On November 18 2006, retired General Andrianfidisoa (also called Fidy), declared Ravalomanana unfit to rule and attempted to inspire a military coup, setting up a base of operations at the Ivato Airport in the capital city.  Ravalomanana was in France at the time.  Upon his return, his plane had to be diverted from Antananarivo to Mahajanga.  There were reports of gunfire at the airport the same day, with one soldier killed and another wounded.

Fidy was attempting to run in the presidential elections that year, but was denied, saying he had not paid the appropriate deposit to have his name listed on the ballot.  Fidy decried Ravalomanana as authoritarian and the government unconstitutional.  On November 22, Fidy had received the backing of 14 other presidential candidates, but did not win the election.

When forces were dispatched to arrest Fidy shortly after the initial coup, they found the airport camp abandoned and he was not at home.  Fidy remained elusive until December 12, when he was captured in a hotel room.  His lawyers maintained that his intentions had been misinterpreted, that he was not attempting a coup or any overthrow of the government, but simply wished to alert Ravalomanana to the situation of the armed forces.  He was sentenced to four years in prison.

But that's not all, folks!

In 2007, Andry Rajoelina was elected mayor of Antananarivo.  He and President Ravalomanana did not get along, and tension quickly escalated between the two as the president enacted a number of policies Rajoelina did not agree with, including plans to lease parts of the island to a Korean company.

In 2008, Ravalomanana shut down several major TV stations and other broadcasting services for planning to air an interview with former president Didier Ratsiraka.

Rajoelina called for a series of protests in January of 2009, including all TV and radio stations to shut down, for everyone to stay home and not go to work (creating ville morte, "ghost town"), and even for the military to ignore orders and stay home.  Ravalomanana, who was in South Africa at the time, cut his trip short and returned to Madagascar to re-establish order, denouncing the protests as a coup d'etat.

In February of 2009, support for Rajoelina began to decline and his calls for protest were met with fewer participants.  He announced on Feb. 3 that he was setting up his own government and called for Ravalomanana's resignation by the 7th.  The High Constitutional Court said he had no power to set himself up as president, nor depose the current president, as it was unconstitutional.  He was removed from his position as mayor.  Rajoelina protested this, saying he would face arrest if necessary.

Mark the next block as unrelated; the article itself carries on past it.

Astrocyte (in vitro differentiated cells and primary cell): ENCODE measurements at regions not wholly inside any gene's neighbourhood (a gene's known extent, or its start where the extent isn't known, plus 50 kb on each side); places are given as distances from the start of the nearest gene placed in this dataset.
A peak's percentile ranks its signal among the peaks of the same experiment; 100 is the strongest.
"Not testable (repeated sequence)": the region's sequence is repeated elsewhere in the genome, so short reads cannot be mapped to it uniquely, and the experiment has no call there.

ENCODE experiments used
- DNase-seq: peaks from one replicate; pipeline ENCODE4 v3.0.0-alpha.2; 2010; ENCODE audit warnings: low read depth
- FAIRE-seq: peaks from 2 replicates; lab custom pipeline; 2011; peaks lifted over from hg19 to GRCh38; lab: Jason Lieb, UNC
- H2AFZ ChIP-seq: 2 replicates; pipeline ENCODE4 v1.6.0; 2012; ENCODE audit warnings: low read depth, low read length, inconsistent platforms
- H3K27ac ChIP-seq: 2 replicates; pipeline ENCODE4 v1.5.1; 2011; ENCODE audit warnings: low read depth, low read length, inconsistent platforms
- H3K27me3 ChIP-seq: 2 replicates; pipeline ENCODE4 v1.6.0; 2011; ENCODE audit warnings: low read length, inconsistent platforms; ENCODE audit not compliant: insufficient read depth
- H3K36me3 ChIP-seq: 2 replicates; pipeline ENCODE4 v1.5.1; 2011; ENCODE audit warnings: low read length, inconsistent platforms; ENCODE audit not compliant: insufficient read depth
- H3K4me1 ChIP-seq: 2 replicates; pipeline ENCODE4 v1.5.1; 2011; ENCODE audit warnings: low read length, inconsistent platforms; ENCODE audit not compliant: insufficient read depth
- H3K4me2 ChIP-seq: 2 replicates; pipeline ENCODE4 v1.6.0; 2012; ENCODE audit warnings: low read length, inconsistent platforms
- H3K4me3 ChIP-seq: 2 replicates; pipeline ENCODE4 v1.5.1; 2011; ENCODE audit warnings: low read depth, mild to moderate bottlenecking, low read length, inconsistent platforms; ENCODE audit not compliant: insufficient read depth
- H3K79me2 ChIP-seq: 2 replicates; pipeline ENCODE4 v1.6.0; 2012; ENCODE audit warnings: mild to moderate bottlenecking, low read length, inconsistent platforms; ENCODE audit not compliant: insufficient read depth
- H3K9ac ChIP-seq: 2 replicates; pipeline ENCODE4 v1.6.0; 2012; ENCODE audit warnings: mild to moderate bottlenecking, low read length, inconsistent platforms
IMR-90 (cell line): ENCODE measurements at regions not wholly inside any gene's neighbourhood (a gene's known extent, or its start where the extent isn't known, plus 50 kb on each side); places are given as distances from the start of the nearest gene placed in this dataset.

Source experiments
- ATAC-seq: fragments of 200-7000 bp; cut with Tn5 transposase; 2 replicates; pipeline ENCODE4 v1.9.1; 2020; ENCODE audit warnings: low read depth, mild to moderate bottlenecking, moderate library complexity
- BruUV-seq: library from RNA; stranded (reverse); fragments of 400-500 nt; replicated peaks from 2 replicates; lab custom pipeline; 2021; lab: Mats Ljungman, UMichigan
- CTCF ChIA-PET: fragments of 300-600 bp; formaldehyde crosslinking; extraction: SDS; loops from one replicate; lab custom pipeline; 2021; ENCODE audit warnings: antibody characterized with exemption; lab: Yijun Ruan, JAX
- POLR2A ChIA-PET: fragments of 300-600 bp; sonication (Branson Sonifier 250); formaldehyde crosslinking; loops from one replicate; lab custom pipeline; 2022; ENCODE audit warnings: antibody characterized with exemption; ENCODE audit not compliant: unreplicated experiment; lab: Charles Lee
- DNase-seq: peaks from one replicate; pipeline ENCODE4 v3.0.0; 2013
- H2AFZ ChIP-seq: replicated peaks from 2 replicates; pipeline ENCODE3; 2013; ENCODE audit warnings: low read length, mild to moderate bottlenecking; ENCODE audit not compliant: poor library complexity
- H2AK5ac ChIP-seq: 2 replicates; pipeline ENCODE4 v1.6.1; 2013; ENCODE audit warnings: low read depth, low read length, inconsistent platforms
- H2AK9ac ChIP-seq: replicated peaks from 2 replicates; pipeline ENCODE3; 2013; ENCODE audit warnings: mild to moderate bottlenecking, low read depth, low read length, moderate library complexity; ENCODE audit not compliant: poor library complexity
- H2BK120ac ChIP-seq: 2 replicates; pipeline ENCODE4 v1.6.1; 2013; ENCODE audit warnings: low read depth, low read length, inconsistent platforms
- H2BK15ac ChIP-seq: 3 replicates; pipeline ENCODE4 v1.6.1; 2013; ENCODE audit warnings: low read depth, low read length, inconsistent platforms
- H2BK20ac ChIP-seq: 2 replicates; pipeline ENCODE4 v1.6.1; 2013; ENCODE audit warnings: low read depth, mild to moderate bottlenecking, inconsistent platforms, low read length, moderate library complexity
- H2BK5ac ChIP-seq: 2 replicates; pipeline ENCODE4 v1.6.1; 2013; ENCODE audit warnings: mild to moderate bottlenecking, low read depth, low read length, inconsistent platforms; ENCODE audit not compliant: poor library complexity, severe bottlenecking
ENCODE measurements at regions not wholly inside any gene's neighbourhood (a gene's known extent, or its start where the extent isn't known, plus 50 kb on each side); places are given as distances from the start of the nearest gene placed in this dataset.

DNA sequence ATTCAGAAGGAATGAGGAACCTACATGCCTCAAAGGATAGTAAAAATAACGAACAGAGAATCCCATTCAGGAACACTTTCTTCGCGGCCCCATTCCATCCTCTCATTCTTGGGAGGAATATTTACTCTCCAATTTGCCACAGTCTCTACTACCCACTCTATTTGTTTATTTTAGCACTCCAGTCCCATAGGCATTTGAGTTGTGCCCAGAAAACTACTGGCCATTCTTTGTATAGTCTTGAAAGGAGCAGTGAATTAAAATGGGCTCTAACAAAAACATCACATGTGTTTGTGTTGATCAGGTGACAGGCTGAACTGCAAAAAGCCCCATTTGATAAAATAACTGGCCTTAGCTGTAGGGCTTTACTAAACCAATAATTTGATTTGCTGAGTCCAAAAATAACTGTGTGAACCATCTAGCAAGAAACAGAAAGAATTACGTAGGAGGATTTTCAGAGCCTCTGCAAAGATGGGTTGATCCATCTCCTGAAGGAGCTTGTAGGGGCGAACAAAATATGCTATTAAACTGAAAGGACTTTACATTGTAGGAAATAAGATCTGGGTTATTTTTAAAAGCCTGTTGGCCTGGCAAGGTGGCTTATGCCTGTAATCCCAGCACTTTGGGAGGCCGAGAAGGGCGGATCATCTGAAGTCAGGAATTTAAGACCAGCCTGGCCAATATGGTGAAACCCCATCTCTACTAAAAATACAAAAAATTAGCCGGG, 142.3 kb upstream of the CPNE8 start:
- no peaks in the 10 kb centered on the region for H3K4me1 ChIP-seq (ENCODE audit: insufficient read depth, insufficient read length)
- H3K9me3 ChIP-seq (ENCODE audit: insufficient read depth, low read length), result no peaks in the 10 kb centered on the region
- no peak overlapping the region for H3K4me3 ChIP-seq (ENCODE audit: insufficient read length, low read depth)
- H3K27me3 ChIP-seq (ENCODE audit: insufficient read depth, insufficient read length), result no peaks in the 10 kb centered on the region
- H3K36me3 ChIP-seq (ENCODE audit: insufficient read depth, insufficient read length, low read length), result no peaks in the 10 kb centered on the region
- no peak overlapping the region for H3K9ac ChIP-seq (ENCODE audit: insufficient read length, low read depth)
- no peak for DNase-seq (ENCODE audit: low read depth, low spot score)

On February 7, Rajoelina and his supporters, about 20,000 of them, marched on the Presidential Palace, past the barricades.  Palace guards fired live rounds into the crowd.  The death toll was estimated to be about 130, though it is disputed.

The actions of the palace guards against the people swung momentum back in Rajoelina's favor as he declared that he would serve his full term as president.

On February 19, Rajoelina's supporters took over several governmental ministries, including the Minister of the Interior.  These new appointees and as many as 50 supporters were later arrested by Ravalomanana's forces.

Ravalomanana and Rajoelina met for peace talks on February 21, and again every day until the 25th when Ravalomanana did not show.  Rajoelina withdrew shortly after, vowing to continue the struggle and remain the people's president.

More protests in March of 2009 turned deadly, and security forces attempted to arrest Rajoelina but were unsuccessful as he had taken refuge in the French Embassy.

On March 8, 2009, Soldiers at Camp Capsat near Antananarivo mutinied against the high military commanders, objecting to the use of deadly forces against protesters.  In response to this, General Rasolofomahandry informed President Ravalomanana that the political parties had 72 hours to figure things out or else he would be assuming control of the government.  The general was subsequently fired.  This also prompted the resignation of the Defense Minister.  Ravalomanana appointed a new general and new defense minister.  The minister was loyal to Ravalomanana, but the general declared that the army would remain neutral.

On March 13, the chief of military police sent tanks against the presidential palace.  Rajoelina gave the president four hours to voluntarily resign.  Ravalomanana refused and instead called for a referendum.  Rajoelina rejected this proposal and called for Ravalomanana's arrest.

On March 16, the presidential palace and the central bank were seized by the military.  Rajoelina declared himself president.

On March 17, Ravalomanana was forced to hand over power and authority to Rajoelina.  He fled into exile in Swaziland.

On March 25, the Madagascar Navy called for Rajoelina's resignation and even prosecution, saying that he had paid and bribed military officials to support him.  The Navy also stated that it wanted no interference from other countries.